[Signature]

Reviewed by Christopher Hitchens

It is extremely uncommon for any r"/>

The Assassins' Gate: America in Iraq

George Packer, Author . Farrar, Straus & Giroux $25 (467p) ISBN 978-0-374-29963-7

[Signature]

Reviewed by Christopher Hitchens

It is extremely uncommon for any reporter to read another's work and to find that he altogether recognizes the scene being described. Reading George Packer's book, I found not only that I was remembering things I had forgotten, but also that I was finding things that I ought to have noticed myself.

His book rests on three main pillars: analysis of the intellectual origins of the Iraq war, summary of the political argument that preceded and then led to it, and firsthand description of the consequences on the ground. In each capacity, Packer shows himself once more to be the best chronicler, apart perhaps from John Burns of the New York Times , that the conflict has produced. (I say "once more" because some of this material has already appeared in the New Yorker .)

A very strong opening section traces the ideas, and the ideologists, of the push for regime change in Iraq. Packer is evidently not a neoconservative, but he provides an admirably fair and lucid account of those who are. There is one extraordinary lacuna in his tale—he manages to summarize the long debate between the "realists" and the "neocons" without mentioning Henry Kissinger—but otherwise he makes an impressively intelligent guide. Of value in itself is the ribbonlike presence, through the narrative, of the impressive exile Iraqi dissident Kanan Makiya, upon whom Packer hones many of his own ideas. (I should confess that I myself make an appearance at this stage and, to my frustration, can find nothing to quarrel with.)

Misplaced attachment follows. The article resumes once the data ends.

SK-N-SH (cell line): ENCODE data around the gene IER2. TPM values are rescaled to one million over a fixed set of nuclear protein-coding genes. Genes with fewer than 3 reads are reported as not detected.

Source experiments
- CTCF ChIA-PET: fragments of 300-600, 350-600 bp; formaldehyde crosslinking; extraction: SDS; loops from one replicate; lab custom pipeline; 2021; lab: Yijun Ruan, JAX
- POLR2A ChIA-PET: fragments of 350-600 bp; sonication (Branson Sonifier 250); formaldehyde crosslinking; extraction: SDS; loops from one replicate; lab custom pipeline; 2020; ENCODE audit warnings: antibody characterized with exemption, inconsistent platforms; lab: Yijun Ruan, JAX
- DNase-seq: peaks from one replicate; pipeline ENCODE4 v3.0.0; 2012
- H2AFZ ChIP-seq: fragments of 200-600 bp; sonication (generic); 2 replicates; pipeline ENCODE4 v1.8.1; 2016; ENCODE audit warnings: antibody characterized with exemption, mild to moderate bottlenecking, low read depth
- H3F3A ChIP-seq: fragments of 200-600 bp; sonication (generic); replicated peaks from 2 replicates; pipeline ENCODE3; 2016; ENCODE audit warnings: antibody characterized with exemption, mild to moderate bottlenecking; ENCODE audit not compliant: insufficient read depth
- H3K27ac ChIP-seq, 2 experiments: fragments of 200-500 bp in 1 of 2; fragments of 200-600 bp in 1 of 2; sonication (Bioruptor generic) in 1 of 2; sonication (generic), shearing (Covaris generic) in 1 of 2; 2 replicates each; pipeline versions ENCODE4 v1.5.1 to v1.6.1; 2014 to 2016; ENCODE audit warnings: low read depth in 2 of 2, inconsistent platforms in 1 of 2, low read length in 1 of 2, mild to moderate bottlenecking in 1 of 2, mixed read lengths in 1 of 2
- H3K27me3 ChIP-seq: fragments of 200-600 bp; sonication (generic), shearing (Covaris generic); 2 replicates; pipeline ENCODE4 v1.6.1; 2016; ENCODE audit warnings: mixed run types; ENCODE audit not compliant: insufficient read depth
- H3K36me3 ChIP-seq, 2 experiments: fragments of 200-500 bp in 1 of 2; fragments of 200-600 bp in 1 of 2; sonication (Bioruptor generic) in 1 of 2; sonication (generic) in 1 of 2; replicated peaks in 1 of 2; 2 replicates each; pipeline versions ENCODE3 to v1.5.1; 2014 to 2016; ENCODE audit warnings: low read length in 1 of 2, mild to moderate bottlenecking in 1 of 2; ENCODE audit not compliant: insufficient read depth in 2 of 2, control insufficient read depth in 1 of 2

The argument within the administration was not quite so intellectual, but Packer takes us through it with insight and verve, giving an excellent account in particular of the way in which Vice President Cheney swung from the "realist" to the "neocon" side. And then the scene shifts to Iraq itself. Packer has a genuine instinct for what the Iraqi people have endured and are enduring, and writes with admirable empathy. His own opinions are neither suppressed nor intrusive: he clearly welcomes the end of Saddam while having serious doubts about the wisdom of the war, and he continually tests himself against experience. The surreal atmosphere of Paul Bremer's brief period of palace rule is very well caught, but the outstanding chapter recounts a visit to the northern city of Kirkuk and literally "walks" us through the mesh of tribal, ethnic and religious rivalry. The Iraq debate has long needed someone who is both tough-minded enough, and sufficiently sensitive, to register all its complexities. In George Packer's work, this need is answered. (Oct. 15)

Christopher Hitchens is a columnist for Vanity Fair. His book Thomas Jefferson: Author of America (HarperCollins) was published last week.

Reviewed on: 06/06/2005
Release date: 10/01/2005
Show other formats
FORMATS
Paperback - 481 pages - 978-0-374-53055-6
Open Ebook - 978-0-374-70522-0
Peanut Press/Palm Reader - 978-0-374-70525-1
Open Ebook - 480 pages - 978-0-374-70532-9
Downloadable Audio - 978-1-4498-9790-1
X
Stay ahead with
Tip Sheet!
Free newsletter: the hottest new books, features and more
X
Only $18.95/month for Digital Access
or $20.95 for Print+Digital Access!
X
Only $18.95/month for Digital Access
or $20.95 for Print+Digital Access!
X
Email Address

Password

Log In Lost Password

PW has integrated its print and digital subscriptions, offering exciting new benefits to subscribers, who are now entitled to both the print edition and the digital editions of PW (online or via our app). For instructions on how to set up your accout for digital access, click here. For more information, click here.

The part of the site you are trying to access is now available to subscribers only. Subscribers: to set up your digital subscription with the new system (if you have not done so already), click here. To subscribe, click here.

Email pw@pubservice.com with questions.

Not Registered? Click here.